What Is Dupuytren’s Contracture?

Dupuytren's Contracture pic
Dupuytren’s Contracture
Image: mayoclinic.org

A diplomate of the American Board of Orthopedic Surgery with a certificate of added qualification for surgery of the hand, Dr. Bobby Chhabra is specially trained to correct problems in the delicate structures of the upper extremities. Dr. Bobby Chhabra often sees patients with deformities of the hands, such as Dupuytren’s contracture.

Typically affecting the pinky and the ring finger, Dupuytren’s contracture is a condition that causes knotty tissue formation around the tendons in the palm of the hand that allow the fingers to flex and contract. This scar tissue develops just under the skin and worsens over time, causing the affected fingers to curl towards the palm. Researchers aren’t sure of the cause of Dupuytren’s contracture, but smoking, alcohol use, and a history of diabetes are known risk factors, and it tends to run in families.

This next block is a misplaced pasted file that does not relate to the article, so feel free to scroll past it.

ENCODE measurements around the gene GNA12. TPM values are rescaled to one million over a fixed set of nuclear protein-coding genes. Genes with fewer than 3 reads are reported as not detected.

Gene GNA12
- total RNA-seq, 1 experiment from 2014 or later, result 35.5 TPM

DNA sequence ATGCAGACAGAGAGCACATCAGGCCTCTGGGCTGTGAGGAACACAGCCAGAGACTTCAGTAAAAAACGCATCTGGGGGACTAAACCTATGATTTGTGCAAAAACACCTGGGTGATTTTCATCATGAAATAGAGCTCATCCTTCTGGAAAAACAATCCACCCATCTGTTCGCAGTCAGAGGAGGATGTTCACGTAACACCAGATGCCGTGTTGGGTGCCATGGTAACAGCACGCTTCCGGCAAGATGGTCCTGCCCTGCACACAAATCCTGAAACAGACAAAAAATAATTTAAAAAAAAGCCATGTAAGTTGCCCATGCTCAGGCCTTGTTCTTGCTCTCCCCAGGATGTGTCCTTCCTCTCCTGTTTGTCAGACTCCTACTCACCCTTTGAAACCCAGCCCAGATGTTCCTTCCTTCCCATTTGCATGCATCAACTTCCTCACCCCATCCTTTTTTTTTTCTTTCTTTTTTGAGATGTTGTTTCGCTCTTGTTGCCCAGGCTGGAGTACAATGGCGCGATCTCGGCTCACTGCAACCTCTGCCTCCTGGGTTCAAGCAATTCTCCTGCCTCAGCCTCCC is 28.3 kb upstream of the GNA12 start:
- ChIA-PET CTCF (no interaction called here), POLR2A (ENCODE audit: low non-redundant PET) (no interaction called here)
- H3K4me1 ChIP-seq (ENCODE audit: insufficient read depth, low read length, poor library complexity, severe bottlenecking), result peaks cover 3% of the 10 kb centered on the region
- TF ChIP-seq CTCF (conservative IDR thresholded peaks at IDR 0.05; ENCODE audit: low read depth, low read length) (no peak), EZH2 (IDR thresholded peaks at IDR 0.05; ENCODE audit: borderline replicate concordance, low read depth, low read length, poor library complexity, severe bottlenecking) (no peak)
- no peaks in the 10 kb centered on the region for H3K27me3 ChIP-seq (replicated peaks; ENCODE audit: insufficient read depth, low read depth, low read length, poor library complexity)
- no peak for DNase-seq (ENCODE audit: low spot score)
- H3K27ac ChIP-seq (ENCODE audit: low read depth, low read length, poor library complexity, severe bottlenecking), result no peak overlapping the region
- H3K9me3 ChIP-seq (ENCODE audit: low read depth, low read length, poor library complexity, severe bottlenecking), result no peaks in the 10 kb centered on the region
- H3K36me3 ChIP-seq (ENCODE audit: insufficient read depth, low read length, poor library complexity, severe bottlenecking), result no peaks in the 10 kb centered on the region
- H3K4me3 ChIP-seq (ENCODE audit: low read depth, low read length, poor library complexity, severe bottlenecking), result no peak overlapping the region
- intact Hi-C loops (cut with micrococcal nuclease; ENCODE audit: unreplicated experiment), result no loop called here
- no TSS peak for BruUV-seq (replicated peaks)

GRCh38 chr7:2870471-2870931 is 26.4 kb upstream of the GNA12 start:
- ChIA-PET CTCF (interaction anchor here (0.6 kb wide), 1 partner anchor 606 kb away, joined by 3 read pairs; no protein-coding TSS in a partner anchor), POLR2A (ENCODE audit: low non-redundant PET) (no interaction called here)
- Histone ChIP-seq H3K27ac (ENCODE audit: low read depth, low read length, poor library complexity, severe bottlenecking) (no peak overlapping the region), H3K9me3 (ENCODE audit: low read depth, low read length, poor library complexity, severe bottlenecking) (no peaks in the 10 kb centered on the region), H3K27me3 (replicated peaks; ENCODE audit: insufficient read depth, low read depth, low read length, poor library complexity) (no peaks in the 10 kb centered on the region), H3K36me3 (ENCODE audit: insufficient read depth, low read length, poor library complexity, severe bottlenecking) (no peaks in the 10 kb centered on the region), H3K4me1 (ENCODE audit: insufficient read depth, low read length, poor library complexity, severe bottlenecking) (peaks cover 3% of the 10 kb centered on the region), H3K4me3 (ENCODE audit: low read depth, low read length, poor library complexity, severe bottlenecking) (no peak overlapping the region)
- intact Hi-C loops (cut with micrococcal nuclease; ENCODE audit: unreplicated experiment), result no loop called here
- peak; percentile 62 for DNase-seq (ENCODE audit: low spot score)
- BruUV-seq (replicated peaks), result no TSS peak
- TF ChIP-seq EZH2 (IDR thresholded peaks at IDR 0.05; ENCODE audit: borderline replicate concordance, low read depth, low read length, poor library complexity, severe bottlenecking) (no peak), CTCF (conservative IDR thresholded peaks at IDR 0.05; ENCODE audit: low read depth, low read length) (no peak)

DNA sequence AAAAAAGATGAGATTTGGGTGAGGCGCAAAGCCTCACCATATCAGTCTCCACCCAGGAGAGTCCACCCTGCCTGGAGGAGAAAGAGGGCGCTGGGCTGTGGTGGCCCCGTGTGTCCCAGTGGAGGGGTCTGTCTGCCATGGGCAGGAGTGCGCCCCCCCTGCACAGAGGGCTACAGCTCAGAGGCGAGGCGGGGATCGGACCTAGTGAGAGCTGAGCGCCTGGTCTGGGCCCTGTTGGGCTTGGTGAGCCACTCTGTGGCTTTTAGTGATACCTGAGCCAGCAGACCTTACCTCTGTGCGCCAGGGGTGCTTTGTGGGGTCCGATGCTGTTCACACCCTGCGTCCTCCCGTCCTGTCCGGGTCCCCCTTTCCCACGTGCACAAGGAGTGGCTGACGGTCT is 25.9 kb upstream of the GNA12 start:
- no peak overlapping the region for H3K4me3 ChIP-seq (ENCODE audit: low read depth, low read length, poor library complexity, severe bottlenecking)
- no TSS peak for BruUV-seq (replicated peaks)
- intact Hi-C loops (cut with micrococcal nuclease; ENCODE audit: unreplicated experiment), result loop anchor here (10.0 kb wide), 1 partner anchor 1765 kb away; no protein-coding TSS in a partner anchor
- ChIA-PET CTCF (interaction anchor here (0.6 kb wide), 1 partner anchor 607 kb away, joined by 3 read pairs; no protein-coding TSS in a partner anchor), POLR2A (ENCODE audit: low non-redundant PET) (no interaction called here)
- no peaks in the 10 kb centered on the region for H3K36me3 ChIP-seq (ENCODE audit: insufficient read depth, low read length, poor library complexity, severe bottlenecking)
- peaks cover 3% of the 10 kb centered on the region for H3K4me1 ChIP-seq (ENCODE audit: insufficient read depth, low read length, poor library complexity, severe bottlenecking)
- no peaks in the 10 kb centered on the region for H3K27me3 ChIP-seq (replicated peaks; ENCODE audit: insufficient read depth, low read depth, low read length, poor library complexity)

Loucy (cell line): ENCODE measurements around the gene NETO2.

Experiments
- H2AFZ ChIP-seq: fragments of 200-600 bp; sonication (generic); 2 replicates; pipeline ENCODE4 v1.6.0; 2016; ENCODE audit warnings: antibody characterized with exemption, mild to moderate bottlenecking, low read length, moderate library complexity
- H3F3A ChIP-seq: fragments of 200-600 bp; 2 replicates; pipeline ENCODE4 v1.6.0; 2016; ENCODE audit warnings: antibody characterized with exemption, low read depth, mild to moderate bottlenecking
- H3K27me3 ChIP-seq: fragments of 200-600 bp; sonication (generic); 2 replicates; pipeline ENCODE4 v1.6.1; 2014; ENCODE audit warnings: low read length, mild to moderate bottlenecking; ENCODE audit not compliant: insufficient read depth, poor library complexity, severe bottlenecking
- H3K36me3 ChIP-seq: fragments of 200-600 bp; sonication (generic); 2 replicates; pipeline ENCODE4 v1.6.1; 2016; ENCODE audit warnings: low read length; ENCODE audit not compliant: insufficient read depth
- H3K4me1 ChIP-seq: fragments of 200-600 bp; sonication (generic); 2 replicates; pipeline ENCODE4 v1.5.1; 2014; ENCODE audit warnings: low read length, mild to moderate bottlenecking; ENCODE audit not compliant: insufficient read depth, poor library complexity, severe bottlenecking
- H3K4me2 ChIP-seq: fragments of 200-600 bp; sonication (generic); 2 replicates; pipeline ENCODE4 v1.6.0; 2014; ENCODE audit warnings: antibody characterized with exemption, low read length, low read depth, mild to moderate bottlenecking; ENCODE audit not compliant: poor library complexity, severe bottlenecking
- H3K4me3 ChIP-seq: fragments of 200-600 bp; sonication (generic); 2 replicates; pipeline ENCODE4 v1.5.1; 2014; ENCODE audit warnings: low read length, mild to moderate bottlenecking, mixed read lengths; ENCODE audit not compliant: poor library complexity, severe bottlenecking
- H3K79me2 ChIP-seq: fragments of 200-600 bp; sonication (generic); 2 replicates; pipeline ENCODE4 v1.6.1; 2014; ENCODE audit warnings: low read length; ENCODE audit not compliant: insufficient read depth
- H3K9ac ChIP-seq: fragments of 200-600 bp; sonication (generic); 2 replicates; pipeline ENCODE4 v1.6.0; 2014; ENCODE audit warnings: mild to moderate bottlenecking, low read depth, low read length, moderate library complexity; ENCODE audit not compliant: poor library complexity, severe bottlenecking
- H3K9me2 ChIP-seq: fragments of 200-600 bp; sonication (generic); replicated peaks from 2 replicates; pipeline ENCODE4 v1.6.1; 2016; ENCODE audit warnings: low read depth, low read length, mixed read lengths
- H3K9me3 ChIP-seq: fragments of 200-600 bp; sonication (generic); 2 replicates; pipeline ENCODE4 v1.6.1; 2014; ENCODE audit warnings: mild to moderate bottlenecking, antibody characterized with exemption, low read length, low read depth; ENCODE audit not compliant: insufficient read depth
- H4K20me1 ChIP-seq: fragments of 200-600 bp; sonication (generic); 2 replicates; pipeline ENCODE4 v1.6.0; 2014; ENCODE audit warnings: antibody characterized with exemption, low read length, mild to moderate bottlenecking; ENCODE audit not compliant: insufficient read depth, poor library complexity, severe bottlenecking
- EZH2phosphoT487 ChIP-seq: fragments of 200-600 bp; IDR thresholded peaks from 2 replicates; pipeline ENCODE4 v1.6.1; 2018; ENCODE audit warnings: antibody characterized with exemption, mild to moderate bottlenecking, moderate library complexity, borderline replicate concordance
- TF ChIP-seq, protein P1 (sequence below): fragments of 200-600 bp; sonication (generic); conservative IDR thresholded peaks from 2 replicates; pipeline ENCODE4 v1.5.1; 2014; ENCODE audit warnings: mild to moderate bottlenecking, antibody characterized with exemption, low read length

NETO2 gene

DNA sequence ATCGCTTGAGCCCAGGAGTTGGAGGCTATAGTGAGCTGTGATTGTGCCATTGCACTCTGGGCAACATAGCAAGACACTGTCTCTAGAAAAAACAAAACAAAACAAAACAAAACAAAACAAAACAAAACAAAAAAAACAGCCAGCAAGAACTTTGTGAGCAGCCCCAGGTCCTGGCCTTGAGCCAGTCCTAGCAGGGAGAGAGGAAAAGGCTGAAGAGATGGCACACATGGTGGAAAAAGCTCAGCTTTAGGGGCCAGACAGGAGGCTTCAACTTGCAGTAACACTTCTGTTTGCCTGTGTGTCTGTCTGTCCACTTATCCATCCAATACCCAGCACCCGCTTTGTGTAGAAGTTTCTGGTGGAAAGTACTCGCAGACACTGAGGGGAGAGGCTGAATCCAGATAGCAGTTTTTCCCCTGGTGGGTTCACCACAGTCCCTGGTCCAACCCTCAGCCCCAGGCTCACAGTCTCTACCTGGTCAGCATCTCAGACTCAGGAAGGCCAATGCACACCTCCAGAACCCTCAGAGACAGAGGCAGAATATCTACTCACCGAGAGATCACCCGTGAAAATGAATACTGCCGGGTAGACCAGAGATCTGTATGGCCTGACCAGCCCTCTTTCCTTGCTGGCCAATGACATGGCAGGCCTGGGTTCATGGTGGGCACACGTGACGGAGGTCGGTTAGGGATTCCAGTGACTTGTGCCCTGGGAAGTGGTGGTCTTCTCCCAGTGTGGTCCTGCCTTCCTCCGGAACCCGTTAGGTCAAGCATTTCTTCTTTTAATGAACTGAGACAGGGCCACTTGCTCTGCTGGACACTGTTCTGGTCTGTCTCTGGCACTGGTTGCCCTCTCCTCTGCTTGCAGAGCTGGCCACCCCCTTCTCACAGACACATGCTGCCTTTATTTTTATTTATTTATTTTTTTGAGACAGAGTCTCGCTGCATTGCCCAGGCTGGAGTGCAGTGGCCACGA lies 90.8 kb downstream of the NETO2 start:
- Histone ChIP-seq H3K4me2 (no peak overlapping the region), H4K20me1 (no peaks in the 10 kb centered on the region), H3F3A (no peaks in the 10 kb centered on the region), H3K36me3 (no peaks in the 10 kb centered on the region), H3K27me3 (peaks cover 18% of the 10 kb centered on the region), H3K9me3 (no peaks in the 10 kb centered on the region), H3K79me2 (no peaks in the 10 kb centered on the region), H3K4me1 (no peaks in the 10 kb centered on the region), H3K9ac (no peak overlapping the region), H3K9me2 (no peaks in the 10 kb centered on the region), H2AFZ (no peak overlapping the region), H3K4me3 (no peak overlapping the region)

A physical examination is usually all that is necessary to make a diagnosis, as the hallmark signs of the condition are knots and bands of tissue on the palm, as well as an inability to lay the hand flat on a tabletop. Minimally invasive treatments include injecting a special enzyme into the diseased tissues so they will dissolve and physically breaking up the scarred tissues with the use of a needle poked through the skin. While these treatments can be effective, they may not be as long-lasting as surgery, which can remove all traces of scarring and allow the fingers to straighten.

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